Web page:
Do you think that these days just about everyone cheats to get what they want? (You may or may not be surprised by just how prevalent cheating is and by how many kids admit to doing it).

How much is “trust” worth? If it’s a choice between missing out on a “once-in-a-lifetime” opportunity or dishonestly exploiting a situation to your own personal advantage, how would you decide what to do? (The kids themselves will come up with dozens of hypothetical situations for this one).


Do you think it is ever okay to break a promise? (This can lead into some great discussions about our responsibility to other people when they are in trouble--e.g. when they are using drugs, hiding an eating disorder, etc.).

Would you choose character over conformity? (This one will stimulate some great discussions about peer pressure). 

         These are just a few of the conversation-starters I use when I visit classes to talk to students about moral choices. The important thing is to get our kids thinking and talking and, hopefully, these discussions will help our young people develop a sense of direction and purpose to their lives which will result in more rewarding and more fulfilling experiences not only for them but also for those whose lives they may touch!

Author Bio:

Sandra McLeod Humphrey is a retired clinical psychologist, a character education consultant, and an award-winning author of eight middle-grade and young adult books.  She’s also the recipient of the National Character Education Center’s Award for Exemplary Leadership in Ethics Education (2000) and the 2005 Helen Keating Ott Award for Outstanding Contribution to Children's Literature. You can learn more about her books by visiting her Web site  at www.kidscandoit.com and she  also invites you to visit her DARE TO DREAM BIG! blog at http://www.kidscandoit.com/blog/


36 comments:

  1. A very lovely tribute. I'm so sorry for the tragic loss. May the Lord be with the family at this time.

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  2. A very helpful blog, and a beautiful soul.

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  3. I am sure that Sandra's family will find this blog very special in remembering her and her life's work.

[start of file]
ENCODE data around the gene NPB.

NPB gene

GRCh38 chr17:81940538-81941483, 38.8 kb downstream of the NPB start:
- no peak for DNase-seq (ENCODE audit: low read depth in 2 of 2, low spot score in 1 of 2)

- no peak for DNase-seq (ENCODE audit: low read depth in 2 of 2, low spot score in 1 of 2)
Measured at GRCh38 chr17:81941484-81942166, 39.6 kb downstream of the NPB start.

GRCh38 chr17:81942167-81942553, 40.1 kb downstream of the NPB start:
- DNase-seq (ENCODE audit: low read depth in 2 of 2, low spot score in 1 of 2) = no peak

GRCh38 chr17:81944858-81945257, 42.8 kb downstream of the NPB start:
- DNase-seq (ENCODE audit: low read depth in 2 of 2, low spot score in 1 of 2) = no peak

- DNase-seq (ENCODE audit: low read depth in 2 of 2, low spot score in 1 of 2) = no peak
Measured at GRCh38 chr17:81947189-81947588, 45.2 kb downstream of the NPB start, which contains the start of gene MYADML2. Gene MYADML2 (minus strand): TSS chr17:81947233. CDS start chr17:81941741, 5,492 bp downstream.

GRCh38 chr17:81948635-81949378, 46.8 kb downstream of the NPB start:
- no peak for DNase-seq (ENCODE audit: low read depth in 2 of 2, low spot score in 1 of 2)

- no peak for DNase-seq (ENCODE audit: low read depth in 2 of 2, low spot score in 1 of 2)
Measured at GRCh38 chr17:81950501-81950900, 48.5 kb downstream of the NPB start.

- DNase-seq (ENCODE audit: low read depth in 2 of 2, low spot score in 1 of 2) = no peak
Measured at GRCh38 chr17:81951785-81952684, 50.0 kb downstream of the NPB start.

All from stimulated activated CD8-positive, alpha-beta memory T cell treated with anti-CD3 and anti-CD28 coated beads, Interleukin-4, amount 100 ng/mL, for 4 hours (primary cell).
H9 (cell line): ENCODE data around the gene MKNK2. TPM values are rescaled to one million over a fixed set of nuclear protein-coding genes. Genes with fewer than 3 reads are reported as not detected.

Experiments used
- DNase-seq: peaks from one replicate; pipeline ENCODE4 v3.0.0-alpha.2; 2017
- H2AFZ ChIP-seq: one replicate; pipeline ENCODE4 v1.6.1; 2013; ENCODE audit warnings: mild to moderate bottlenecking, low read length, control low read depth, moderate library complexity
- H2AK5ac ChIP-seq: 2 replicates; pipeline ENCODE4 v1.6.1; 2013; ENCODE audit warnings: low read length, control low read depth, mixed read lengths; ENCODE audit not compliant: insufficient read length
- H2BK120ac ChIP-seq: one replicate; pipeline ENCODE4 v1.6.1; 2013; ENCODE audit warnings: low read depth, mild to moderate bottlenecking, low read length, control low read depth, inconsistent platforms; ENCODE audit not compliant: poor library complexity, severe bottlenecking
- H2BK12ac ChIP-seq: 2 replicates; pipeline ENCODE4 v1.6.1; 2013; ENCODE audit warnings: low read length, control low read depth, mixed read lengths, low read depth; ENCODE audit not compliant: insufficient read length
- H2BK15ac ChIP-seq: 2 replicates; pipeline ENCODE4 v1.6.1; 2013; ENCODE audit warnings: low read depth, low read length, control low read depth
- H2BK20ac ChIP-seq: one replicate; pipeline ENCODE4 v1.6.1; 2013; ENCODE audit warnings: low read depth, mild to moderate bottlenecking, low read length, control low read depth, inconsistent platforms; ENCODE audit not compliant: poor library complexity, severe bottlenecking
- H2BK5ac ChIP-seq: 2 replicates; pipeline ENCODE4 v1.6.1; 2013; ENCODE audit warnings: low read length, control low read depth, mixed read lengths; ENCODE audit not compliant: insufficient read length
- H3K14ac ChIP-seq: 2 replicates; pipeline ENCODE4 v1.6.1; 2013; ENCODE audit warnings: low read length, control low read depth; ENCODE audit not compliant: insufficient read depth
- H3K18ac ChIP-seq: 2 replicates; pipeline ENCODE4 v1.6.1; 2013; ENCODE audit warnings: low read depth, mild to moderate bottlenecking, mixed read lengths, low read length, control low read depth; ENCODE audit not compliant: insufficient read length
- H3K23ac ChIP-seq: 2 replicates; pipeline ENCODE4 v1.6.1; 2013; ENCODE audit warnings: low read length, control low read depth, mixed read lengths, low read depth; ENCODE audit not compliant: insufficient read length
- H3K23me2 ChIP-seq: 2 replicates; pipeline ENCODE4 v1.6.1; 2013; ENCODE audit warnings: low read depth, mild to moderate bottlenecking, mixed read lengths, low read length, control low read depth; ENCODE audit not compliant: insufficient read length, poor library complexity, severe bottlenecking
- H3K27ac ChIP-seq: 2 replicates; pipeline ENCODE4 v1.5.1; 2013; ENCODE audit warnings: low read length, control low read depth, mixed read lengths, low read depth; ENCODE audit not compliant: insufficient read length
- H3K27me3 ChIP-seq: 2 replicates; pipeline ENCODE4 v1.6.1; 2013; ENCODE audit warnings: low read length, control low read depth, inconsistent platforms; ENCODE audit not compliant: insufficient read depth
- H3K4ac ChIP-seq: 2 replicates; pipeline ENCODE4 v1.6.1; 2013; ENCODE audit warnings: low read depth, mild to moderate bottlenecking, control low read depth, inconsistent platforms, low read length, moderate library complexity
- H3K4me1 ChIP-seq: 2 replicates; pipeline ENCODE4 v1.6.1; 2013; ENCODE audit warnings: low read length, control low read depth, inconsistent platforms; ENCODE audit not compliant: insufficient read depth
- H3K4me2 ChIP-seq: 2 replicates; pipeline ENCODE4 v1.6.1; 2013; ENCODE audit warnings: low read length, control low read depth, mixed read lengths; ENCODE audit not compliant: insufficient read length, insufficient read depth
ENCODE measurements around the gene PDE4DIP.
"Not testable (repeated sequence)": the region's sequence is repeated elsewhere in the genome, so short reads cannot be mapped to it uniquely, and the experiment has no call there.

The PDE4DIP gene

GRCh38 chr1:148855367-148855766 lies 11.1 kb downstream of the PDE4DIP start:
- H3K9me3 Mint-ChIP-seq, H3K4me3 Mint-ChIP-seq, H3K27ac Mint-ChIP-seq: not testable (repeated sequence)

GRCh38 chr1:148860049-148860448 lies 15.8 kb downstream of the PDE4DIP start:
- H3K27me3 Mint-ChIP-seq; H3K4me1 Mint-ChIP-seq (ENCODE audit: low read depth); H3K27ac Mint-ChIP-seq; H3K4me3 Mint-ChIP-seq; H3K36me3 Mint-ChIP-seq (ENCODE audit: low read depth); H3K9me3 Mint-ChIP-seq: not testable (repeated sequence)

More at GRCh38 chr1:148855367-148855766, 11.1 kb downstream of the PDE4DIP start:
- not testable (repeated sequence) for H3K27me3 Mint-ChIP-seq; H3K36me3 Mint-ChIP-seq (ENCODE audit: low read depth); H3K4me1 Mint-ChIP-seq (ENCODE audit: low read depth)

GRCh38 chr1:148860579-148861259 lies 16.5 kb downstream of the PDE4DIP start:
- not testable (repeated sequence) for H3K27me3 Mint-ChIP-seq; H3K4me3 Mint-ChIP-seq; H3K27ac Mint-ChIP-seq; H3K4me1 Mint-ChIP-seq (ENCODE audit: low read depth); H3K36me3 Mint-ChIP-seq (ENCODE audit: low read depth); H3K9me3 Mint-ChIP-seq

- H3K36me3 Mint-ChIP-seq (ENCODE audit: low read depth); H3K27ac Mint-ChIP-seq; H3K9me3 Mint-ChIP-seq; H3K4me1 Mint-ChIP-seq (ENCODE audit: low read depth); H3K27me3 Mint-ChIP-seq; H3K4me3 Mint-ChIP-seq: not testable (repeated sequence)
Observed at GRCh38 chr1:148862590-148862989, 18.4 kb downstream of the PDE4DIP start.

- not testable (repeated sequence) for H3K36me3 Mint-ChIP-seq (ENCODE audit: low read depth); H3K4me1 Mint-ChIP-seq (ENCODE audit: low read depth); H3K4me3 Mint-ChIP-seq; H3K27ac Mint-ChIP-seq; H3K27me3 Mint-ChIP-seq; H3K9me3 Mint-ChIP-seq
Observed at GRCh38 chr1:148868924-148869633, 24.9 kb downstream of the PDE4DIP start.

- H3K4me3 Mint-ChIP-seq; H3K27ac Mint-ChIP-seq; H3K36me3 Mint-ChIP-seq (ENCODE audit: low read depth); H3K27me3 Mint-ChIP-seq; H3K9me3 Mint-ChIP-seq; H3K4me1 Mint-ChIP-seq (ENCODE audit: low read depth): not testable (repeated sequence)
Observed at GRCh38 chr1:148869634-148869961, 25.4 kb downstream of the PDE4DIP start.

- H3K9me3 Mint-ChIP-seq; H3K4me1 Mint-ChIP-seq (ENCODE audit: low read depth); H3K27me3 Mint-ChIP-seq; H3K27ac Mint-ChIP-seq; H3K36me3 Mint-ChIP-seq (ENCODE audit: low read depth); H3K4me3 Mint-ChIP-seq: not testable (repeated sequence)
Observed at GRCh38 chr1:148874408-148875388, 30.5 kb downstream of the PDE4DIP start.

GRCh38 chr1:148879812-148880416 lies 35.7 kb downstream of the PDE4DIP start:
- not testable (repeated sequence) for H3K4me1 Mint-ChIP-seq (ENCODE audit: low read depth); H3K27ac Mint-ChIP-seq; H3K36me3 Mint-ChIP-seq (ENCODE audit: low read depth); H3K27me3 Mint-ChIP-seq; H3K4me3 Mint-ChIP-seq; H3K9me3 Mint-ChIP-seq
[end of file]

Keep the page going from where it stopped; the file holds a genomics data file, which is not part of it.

She is a great loss to the world.

    Blessings,

    KB Schaller

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  4. It seems she's left a lasting legacy.

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    1. From what I've been reading in comments left by many, both Sandra & her husband were caring, giving, and God-loving people. That is a true legacy :)

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    1. It's a tragedy on earth for all those who have known her, though a victory in heaven. Thanks for visiting, Nancy.

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  6. I'm posting for Nancy Schuemann:

    "Heaven has another angel. Though she is not with us, her words of wisdom will love on forever. Thank you for sharing her story and her life with us."

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  7. Sudden death takes a place all by itself. I am so sorry to hear of this loss and am still chilled. One life that made a huge contribution to this life and kids.

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  8. How terribly sad, but thank you Elaine for letting us know so that we could honor this lovely woman and her husband in the only way we can.

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  9. That is awful indeed
    But left much behind at her feed
    As it seems many will learn
    And hopefully feel the need to excel burn

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    Replies
    1. Jude, Christine, and Pat, thanks for visiting and paying tribute to this lovely woman and her dear husband.

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  10. A wonderful tribute, and a tragic loss. God bless Sandra and her husband, their family, and the many lives they touched.

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  11. Sandra is an inspiration. Her work will continue, because the Lord will honor her by whispering inspiration into the hearts of those who knew her and those who read her work. Thank you for this post, Elaine.

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    Replies
    1. Diana and Sue, thank you for the beautiful words.